The Institutional Context of affiliation
Explanations of congregational affiliation depend, in part, on institutional factors (Chapter 1). Part Four is concerned with the local institutional issue of the roles of clergy and laity and the national institutional question of the role of the denomination.
In discussions about congregations, we increasingly hear the words "empowerment," "ownership," "stakeholders," and other terms that indicate giving ordinary people a central role in the life of the church. Not only do we see congregants take a growing part in managing the institution or making policy, but also in the religious realm, in setting spiritual direction for the church or synagogue.
In Chapter 11, James R. Wood notes that lay people often provide expertise, experience, and practical wisdom which are valuable supplements to the training and experience of clergy. He contends, however, that clergy have a distinctive leadership role that they may share with laity but must not surrender. No matter how democratic or how expanded the role of the laity, congregations still need leadership that is spiritual. As knowledge, sophistication, and consciousness grow among the laity (perhaps along with increased demands, expectations, and levels of criticism), the clergy must adjust their leadership style and methods, but they cannot abandon their leadership roles. It is the job of the clergy to vitalize the faith of the laity, to raise the consciousness of the scared values of the religious tradition, and to connect transcendent truth with everyday life. It is the unique work of clergy to help the congregation achieve maturational growth (Chapter 2) by educating the laity and leading them to deeper faith.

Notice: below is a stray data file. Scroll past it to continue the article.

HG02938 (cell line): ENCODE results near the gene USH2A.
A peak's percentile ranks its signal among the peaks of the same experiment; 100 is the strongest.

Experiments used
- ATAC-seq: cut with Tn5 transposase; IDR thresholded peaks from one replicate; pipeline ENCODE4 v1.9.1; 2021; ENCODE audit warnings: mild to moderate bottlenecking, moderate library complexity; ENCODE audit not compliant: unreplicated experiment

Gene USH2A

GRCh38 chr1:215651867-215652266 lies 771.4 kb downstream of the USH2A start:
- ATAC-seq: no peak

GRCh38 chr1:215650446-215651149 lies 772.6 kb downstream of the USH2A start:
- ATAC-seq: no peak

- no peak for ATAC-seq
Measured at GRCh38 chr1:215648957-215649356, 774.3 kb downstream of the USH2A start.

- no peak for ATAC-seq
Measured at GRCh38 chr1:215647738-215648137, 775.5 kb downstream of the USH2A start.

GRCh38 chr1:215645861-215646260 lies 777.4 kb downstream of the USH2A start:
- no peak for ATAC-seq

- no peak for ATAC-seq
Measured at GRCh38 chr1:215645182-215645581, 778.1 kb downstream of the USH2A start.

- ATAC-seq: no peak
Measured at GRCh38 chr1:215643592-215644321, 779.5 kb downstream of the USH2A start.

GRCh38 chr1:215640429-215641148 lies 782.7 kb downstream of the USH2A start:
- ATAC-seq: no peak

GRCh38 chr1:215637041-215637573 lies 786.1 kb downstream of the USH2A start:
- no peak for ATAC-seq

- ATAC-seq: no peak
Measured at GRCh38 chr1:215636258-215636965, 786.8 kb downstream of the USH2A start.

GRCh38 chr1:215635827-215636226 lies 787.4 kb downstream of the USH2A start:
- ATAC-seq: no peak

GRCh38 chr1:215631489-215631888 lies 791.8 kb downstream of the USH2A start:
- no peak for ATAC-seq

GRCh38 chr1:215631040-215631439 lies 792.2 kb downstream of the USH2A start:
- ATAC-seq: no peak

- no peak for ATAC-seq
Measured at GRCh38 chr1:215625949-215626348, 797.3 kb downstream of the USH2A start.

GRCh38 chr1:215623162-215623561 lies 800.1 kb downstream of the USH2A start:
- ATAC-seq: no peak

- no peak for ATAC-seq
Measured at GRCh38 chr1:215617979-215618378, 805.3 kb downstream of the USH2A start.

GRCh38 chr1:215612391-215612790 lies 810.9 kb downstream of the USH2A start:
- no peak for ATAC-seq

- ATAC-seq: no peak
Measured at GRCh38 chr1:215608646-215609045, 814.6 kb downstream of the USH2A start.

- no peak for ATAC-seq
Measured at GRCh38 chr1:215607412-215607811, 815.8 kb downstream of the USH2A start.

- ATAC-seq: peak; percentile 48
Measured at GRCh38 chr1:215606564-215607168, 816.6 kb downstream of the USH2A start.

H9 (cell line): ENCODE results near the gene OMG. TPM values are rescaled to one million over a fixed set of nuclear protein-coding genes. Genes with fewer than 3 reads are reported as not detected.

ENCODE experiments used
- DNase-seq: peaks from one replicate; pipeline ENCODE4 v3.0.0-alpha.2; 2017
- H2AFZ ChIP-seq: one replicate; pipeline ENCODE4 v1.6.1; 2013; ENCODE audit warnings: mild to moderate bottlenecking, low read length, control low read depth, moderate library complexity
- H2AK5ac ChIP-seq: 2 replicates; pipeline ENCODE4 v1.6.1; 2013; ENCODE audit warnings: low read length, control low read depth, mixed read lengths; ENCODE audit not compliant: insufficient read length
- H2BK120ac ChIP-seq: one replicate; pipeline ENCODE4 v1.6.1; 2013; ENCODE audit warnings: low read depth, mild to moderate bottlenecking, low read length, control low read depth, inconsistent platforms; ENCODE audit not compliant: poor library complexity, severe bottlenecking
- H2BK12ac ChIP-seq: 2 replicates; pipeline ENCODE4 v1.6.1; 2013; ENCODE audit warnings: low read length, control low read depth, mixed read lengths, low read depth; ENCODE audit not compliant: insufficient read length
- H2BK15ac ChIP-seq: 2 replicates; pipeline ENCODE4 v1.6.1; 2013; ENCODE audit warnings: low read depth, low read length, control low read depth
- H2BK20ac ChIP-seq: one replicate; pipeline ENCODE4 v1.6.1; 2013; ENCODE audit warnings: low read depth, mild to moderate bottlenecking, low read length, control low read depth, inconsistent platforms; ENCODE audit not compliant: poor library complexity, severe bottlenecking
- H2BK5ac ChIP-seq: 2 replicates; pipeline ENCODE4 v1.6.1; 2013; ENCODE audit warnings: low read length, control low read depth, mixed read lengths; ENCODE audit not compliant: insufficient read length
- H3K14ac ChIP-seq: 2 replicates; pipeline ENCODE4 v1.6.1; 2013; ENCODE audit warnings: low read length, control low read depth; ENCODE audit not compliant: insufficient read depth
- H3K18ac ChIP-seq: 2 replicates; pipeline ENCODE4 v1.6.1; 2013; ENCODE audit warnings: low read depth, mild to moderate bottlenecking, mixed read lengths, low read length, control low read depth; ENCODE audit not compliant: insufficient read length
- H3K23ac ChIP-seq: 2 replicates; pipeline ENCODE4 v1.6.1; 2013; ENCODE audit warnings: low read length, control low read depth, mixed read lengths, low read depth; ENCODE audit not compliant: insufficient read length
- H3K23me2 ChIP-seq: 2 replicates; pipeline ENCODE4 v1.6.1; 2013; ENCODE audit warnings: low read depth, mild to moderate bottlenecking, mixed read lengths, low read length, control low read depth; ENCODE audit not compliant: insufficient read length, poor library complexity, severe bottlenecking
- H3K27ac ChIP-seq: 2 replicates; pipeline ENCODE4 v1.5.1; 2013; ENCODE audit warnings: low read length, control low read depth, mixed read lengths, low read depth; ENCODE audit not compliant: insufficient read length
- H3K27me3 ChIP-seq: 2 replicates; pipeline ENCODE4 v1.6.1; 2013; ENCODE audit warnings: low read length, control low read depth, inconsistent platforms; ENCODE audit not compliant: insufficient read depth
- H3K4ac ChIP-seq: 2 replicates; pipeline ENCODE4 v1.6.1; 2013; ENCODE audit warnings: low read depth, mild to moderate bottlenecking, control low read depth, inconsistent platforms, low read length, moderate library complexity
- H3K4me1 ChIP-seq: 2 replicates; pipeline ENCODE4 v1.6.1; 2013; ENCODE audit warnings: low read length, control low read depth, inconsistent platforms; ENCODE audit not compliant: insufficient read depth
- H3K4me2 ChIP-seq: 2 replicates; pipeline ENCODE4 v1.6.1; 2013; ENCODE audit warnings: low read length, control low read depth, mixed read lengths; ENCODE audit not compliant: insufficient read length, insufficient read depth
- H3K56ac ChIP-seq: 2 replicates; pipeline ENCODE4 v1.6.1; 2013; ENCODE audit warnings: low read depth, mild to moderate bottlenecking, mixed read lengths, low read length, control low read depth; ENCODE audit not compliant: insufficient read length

In Chapter 12, William McKinney calls for a reexamination of the role of denominations in helping local congregations. He begins with a standard equation: people come into religious organizations through birth, transfer from another tradition, or conversion from unaffiliation. They leave because they die, transfer out into another tradition, or drop out into